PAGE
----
In the early 1880s, the ranchers of B.C. were closely watching the developments across the mountains.
When the Canadian government opened vast areas of land for ranching leases in 1881, it was obvious that a ranching industry that would soon eclipse the one in B.C. would develop. But the good news was that the ranchers there would need good quality cattle and horses.
In both of these categories, B.C. was second to none.
And, even though there was lots of livestock available in Montana, the quality of that stock was generally inferior to B.C.’s, especially the horses.
On the open range, each cowboy had eight or more horses for round-up: tough circle horses for rounding up, a sure-footed gentle pony for night riding, a cutting horse for working herds, a roping horse and a good horse for swimming rivers.
Most of all, cowboys were looking for horses that could handle large, heavy cattle and preferred the bigger B.C. stock over the smaller American cow ponies.
Drovers like Adam Ferguson and Jim Christie, who had drove horses through the Yellowhead Pass in 1874, and John Shaw, who had driven the first commercial cattle onto the prairies through the North Kootenay Pass in 1875, had proven that the Rocky Mountains were not a barrier.
By the 1880s, better trails were being developed through the mountains, particularly the Crowsnest Pass, which opened in the east to the primary ranching area. During the 1880s there was a huge influx of B.C. horses and horsemen to Alberta.
In 1882, Oscar Rush, who worked for Johnny Wilson of the JW Ranch in Grande Prairie (now Westwold), drove 150 horses through the Okanagan Valley.
The herd was then crossed into the United States at Osoyoos and given a temporary permit to cross U.S. territory on the way east.
Normally a special envoy accompanied the herd through the U.S. at a cost to the drovers of four dollars a day plus expenses to ensure that the horses were not sold in the U.S. without customs duty being charged.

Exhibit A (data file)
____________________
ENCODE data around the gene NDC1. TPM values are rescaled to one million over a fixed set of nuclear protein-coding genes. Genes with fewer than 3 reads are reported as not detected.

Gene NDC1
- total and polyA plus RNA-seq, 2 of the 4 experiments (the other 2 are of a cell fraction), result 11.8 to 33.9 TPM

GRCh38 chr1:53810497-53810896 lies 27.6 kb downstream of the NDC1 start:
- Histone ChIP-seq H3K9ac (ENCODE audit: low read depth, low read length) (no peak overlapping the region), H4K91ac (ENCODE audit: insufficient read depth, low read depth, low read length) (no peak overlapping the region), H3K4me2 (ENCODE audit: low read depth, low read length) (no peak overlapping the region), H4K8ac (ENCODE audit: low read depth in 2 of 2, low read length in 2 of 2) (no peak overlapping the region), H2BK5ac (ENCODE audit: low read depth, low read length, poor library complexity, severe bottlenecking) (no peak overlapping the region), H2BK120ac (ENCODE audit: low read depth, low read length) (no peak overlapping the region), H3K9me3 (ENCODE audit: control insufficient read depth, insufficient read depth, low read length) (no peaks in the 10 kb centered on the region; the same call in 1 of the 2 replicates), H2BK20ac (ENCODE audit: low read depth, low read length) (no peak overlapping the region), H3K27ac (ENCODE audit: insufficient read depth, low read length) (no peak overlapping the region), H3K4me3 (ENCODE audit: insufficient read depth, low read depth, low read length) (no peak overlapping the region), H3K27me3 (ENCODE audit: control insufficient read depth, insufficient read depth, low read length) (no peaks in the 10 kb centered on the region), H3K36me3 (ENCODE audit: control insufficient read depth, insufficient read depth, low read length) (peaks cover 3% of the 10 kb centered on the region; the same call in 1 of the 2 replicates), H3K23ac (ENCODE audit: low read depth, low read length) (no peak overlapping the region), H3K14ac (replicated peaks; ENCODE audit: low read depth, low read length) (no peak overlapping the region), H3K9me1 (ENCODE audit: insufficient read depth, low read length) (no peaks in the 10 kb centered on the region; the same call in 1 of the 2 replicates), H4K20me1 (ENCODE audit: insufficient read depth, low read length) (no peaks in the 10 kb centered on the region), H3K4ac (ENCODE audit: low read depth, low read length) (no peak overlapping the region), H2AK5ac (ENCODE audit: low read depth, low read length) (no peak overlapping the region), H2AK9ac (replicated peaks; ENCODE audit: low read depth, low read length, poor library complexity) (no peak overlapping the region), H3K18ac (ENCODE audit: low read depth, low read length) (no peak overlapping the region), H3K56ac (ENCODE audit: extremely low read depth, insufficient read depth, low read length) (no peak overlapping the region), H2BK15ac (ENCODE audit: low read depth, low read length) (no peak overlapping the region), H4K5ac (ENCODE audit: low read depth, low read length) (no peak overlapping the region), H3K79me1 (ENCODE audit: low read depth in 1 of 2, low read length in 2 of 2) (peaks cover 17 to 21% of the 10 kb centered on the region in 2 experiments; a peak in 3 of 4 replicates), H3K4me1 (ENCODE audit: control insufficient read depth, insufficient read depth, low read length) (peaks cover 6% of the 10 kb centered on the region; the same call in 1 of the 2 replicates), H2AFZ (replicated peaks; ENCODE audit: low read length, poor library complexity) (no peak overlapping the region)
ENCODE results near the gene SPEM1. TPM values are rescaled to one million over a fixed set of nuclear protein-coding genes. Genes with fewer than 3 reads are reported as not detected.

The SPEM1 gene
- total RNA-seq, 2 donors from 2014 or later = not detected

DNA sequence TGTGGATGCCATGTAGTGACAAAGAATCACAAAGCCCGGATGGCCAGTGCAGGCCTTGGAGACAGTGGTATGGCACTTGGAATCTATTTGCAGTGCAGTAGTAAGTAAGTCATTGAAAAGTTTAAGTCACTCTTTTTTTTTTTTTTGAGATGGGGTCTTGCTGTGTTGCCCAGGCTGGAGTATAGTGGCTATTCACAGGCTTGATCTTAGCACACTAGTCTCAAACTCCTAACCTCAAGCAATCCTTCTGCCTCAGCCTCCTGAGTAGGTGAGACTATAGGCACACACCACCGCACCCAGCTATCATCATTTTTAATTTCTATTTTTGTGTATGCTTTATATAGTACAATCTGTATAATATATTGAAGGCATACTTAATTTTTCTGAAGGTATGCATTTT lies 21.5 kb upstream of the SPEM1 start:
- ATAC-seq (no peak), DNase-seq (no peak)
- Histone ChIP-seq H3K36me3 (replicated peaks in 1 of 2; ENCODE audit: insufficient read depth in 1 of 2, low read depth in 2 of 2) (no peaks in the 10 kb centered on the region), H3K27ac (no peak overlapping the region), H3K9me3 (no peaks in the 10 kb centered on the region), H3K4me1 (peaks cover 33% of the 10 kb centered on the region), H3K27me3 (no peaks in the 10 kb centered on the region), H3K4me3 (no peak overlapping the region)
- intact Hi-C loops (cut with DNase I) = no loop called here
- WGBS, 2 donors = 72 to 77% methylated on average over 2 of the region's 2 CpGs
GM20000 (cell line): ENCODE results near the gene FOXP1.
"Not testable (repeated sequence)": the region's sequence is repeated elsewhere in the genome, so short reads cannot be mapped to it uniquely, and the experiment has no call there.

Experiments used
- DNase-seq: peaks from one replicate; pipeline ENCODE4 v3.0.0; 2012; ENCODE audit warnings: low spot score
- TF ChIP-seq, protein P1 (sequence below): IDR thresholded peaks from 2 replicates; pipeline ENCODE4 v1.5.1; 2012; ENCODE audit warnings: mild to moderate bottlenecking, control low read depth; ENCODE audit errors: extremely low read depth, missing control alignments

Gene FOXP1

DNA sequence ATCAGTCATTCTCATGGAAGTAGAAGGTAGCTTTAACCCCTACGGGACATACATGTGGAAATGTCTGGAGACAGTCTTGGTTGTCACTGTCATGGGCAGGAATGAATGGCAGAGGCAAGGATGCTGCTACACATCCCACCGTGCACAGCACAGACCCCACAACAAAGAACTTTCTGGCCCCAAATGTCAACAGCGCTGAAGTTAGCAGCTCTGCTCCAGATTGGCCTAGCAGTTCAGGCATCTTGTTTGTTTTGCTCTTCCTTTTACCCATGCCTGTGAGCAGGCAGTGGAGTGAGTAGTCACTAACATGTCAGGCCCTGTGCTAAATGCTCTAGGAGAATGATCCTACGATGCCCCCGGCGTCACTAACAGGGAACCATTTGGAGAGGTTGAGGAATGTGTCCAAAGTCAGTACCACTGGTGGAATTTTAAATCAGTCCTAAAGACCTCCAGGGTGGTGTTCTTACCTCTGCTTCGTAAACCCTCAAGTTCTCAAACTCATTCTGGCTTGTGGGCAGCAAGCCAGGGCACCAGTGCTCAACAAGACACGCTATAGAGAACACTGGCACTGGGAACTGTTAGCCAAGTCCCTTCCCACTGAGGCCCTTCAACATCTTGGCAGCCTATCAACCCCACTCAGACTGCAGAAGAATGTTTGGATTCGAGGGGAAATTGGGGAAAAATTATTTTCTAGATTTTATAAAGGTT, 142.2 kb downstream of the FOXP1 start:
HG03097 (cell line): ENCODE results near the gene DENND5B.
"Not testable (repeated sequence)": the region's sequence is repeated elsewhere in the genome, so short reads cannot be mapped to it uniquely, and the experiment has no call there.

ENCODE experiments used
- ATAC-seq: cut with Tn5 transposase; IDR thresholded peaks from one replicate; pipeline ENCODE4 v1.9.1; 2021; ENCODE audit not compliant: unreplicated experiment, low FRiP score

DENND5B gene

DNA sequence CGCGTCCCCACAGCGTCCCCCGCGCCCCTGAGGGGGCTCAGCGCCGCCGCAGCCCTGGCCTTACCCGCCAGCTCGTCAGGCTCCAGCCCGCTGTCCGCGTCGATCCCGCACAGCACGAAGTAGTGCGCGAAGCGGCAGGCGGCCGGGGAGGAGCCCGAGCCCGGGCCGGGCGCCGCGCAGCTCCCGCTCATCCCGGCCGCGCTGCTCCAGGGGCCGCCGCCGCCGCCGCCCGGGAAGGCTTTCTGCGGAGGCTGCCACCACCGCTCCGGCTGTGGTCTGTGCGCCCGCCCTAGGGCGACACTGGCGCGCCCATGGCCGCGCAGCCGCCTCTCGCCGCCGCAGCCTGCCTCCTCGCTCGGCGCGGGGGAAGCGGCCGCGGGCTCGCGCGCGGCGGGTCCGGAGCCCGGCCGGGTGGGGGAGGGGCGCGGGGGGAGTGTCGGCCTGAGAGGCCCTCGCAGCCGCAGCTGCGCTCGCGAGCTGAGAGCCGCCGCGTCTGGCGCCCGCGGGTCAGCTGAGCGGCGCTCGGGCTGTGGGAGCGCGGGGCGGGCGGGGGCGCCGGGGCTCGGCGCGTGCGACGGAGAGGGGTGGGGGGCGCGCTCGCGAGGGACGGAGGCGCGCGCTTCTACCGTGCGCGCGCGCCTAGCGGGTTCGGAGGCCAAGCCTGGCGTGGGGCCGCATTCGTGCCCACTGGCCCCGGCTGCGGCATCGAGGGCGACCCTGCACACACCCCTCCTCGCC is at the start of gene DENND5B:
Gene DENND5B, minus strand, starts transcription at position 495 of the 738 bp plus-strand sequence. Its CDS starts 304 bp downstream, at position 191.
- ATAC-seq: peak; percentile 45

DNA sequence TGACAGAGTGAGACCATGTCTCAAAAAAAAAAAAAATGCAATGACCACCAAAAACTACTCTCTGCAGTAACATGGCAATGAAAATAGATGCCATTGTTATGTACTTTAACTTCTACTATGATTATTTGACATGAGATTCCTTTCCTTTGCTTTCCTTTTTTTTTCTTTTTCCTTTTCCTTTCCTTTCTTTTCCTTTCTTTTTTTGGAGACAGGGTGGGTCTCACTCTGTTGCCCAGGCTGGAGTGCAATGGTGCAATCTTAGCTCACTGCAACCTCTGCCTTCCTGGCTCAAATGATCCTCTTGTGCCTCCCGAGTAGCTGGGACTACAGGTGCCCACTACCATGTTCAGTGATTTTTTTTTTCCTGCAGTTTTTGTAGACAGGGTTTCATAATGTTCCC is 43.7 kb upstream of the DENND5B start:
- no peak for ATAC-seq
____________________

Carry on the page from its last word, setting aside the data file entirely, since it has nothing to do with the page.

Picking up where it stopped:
Rush and his cowboys drove the herd down the Okanagon River (as it was spelled in the U.S.) to Omak Lake and then across the Colville Indian Reservation.
The herd was swum across the Columbia River and then via Spokane Falls to cross back into Canada at Bonners Ferry.
From there they travelled through the Crowsnest Pass to Fort Macleod, where they were broken.
When Rush heard that the Oxley Ranch was looking for horses, he drove them to the Garnett brothers’ ranch near Pincher Creek where he held them for inspection.
John Craig, manager of the Oxley Ranch, was impressed and bought 116 of them. Craig later noted:
“The first purchase of stock for the Oxley Ranch was a band of 116 horses from a Mr. Rush, who had brought them in from British Columbia and was holding them at Garnett’s ranch. They were a very good sort, and cost $70 per head.”
The ranchers in the area were impressed with the quality of the horses.
One wrote, “These B.C. horses, as they were locally called, were derived from Morgan and thoroughbred crosses on Spanish foundation stock. Exceptionally active, good looking mounts, they were big and tough as rawhide.”
This reputation was to make B.C. horses particularly valued in the next few years and would allow the ranchers of B.C. to sell off a large portion of their excess horses in southern Alberta.
Ken Mather is curator at O’Keefe Ranch.